Primary sources on St. Peter the Aleut

Given the recent discussion about St. Peter the Aleut, I thought it might be worthwhile to publish some of the primary sources we have for his story. As I explained on Monday, there are four main sources: The 1819 transcript from the deposition of Keglii Ivan, the only known eyewitness to St. Peter’s martyrdom. The 1820 report…

Is the St. Peter the Aleut story true?

Well, this has been interesting. Last week, I posted a link to an article Fr. Oliver Herbel wrote, entitled, “St. Peter the Aleut Did Not Exist.” As you can imagine, this sparked a very strong response from many readers, who challenged Fr. Oliver on several points. Some took issue with his historical arguments, while others…

Joseph Vilatte and the Wisconsin Old Catholics, 1891-92

In the comments section of an old article I wrote on the first Orthodox parishes in each US state, Isa Almisry and I have recently had an interesting exchange about an Old Catholic parish in Wisconsin which discussed joining (and possibly did briefly join) the Russian Orthodox Church in 1891-92. This story involves Joseph Rene Vilatte,…

St. Raphael and the Battle of Pacific Street

As we’ve seen over the past couple of weeks, in September 1905, New York’s Syrian community was on the brink of war. On one side were the Orthodox, who rallied around their bishop, St. Raphael Hawaweeny. The saint himself opposed violence — both violent acts and violent words — but his attempts to intervene only…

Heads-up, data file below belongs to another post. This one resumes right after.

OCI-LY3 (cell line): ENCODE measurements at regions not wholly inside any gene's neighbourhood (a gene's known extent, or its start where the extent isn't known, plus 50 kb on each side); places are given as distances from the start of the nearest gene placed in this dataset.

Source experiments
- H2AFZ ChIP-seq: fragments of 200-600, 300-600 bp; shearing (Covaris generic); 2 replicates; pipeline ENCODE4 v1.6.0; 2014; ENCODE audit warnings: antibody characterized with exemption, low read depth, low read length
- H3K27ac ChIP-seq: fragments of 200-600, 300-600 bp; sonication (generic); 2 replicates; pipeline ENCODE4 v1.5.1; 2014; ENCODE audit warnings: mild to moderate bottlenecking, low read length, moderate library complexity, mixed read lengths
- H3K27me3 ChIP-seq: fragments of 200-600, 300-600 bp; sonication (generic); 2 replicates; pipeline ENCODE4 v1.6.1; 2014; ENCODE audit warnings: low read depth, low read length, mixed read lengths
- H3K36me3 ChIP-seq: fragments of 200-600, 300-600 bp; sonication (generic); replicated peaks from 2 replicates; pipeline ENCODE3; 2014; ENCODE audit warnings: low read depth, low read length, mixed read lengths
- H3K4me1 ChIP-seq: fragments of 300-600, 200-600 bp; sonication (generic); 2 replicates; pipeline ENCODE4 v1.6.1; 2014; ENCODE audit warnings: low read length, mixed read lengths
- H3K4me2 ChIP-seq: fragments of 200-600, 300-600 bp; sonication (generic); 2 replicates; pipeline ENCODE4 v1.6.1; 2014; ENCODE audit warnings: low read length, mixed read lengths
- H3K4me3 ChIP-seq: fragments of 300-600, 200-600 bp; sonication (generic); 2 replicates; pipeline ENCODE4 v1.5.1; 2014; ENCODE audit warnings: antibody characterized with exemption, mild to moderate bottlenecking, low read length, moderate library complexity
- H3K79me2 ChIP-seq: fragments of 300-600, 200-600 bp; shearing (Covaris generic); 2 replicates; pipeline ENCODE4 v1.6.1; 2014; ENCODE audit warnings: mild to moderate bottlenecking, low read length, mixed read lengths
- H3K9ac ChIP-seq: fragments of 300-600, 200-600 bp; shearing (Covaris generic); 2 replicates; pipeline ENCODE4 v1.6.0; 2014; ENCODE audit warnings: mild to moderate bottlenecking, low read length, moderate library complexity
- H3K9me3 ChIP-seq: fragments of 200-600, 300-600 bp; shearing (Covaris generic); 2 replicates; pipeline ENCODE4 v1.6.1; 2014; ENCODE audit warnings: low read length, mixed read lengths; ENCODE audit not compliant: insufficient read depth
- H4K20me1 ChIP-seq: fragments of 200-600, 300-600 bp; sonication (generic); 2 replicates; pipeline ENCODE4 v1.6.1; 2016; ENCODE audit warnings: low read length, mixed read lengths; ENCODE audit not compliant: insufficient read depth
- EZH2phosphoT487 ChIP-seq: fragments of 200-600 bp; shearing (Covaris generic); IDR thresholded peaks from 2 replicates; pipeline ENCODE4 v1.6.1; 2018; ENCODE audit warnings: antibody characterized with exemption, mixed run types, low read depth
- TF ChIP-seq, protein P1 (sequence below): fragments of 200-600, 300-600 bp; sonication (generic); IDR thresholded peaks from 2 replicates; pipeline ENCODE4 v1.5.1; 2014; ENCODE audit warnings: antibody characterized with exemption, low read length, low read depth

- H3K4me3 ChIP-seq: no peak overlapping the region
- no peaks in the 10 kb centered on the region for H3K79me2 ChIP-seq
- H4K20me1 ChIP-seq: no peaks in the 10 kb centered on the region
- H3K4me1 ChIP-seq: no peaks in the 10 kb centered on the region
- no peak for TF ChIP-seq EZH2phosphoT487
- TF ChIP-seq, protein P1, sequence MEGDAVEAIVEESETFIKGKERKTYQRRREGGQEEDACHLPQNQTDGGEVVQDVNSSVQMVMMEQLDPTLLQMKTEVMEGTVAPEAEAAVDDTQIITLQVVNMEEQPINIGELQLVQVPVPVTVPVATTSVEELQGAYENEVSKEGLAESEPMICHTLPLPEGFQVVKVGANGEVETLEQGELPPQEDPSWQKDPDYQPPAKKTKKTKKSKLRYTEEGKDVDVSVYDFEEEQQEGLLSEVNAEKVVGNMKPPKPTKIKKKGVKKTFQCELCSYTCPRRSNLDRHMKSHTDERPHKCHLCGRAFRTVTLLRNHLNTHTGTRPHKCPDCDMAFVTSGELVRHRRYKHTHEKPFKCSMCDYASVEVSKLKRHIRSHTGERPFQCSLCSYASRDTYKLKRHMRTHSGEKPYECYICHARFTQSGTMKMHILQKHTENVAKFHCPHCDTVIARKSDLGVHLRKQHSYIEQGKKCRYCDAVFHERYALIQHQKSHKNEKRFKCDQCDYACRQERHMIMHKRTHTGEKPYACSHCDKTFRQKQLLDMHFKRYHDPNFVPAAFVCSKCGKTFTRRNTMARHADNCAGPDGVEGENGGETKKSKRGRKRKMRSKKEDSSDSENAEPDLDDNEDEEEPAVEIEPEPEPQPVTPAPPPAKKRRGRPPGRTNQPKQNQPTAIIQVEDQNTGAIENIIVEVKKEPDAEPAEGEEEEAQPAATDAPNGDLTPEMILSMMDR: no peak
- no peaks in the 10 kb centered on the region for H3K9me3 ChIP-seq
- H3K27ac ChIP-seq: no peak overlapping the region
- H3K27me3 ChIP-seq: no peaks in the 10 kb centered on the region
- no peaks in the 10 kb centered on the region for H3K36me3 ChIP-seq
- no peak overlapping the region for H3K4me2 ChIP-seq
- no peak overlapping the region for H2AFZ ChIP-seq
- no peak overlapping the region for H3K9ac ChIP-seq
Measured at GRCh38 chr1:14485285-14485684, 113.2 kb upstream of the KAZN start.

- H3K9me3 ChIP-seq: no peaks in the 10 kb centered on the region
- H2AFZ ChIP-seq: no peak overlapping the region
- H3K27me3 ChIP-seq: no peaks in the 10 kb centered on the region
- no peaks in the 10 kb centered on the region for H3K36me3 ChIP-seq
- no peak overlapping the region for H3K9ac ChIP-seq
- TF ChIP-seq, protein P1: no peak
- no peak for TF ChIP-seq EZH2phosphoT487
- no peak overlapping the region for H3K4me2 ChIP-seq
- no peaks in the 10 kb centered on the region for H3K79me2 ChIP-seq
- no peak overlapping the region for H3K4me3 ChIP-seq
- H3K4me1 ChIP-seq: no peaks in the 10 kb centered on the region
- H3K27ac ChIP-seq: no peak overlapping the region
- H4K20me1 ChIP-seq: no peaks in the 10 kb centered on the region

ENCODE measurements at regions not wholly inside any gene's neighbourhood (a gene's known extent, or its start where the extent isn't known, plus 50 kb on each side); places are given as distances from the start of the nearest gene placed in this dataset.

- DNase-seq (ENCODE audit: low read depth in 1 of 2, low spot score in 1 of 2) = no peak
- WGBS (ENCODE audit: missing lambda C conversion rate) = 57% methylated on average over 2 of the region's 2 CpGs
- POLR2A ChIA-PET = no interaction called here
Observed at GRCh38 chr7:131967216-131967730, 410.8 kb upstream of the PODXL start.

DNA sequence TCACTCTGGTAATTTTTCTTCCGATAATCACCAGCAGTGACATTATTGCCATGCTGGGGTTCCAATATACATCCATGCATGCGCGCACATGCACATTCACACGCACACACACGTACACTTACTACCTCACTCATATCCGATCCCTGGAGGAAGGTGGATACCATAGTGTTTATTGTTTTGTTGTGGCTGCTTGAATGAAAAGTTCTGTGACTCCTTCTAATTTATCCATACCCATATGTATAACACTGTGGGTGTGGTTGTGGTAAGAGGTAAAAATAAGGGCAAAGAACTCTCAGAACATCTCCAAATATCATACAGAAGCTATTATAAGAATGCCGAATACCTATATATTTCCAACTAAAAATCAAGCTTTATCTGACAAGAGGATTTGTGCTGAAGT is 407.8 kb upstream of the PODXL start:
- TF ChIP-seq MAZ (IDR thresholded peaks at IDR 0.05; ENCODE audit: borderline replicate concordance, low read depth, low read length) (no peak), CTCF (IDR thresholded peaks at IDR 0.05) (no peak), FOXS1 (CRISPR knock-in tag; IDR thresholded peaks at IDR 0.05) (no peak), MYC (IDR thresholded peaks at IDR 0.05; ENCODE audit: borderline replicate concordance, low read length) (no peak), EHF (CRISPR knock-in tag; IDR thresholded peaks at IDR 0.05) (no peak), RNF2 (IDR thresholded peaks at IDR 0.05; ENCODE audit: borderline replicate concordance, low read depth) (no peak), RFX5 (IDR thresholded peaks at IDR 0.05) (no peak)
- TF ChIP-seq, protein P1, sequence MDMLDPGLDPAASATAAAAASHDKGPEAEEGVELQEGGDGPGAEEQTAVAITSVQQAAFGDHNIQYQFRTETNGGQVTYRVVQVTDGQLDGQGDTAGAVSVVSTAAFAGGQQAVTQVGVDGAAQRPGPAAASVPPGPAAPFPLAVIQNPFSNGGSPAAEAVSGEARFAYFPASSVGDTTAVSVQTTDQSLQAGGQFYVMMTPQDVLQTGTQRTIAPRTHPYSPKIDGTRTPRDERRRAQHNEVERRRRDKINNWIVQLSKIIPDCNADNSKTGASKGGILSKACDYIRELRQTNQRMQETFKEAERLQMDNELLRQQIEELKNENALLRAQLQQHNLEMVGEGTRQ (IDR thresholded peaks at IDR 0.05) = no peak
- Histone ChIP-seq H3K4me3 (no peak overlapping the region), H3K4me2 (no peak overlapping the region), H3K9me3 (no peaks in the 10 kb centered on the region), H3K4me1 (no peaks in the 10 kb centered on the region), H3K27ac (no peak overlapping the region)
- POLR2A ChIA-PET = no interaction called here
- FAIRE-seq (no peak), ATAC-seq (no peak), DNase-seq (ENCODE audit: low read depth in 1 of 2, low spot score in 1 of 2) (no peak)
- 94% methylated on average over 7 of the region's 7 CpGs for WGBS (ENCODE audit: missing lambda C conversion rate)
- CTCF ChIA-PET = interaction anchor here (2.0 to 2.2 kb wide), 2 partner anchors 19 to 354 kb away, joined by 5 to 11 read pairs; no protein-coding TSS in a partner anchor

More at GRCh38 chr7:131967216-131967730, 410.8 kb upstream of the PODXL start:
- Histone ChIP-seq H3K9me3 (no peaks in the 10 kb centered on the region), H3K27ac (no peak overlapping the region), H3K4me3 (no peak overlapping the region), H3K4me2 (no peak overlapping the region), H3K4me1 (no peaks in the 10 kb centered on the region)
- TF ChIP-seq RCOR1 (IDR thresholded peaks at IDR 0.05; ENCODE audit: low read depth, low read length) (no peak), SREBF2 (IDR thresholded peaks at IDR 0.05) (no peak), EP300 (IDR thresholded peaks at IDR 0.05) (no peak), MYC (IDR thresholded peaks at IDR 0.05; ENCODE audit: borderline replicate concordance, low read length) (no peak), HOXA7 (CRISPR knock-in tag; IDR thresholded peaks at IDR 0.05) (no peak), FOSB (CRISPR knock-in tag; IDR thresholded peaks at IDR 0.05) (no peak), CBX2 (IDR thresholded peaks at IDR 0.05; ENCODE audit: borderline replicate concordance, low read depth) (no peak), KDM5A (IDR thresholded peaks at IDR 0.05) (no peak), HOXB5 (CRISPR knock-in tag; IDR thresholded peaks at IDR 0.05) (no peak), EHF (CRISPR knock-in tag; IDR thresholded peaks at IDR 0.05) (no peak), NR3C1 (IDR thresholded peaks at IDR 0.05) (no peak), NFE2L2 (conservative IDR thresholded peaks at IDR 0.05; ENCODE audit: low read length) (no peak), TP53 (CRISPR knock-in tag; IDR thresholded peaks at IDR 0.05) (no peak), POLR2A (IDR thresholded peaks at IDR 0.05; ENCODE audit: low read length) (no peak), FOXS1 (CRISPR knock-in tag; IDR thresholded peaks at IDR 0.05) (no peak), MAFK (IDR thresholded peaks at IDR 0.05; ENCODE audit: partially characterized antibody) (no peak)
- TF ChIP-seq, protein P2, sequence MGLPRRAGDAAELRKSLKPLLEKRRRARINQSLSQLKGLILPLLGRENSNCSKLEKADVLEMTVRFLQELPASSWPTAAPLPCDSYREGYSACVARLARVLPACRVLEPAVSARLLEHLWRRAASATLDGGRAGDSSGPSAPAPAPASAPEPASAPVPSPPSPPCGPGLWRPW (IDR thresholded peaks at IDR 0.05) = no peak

The Eve of the Battle of Pacific Street

Last week, we left the two New York Syrian camps — Orthodox and Maronite — on the brink of war. Each side’s partisan newspaper attacked the other, and the Maronites took particular aim at St. Raphael, the Orthodox bishop of Brooklyn, accusing him of all sorts of outlandish offenses. Various parties received anonymous threats, and…

Trouble in Syrian New York

Way back in January, I began what I intended to be a series on the 1905 arrest and trial of St. Raphael Hawaweeny. I wrote only one article on the subject, though, and even that article was more of a collection of quotations from contemporary newspapers than an actual piece of historical work. I confess…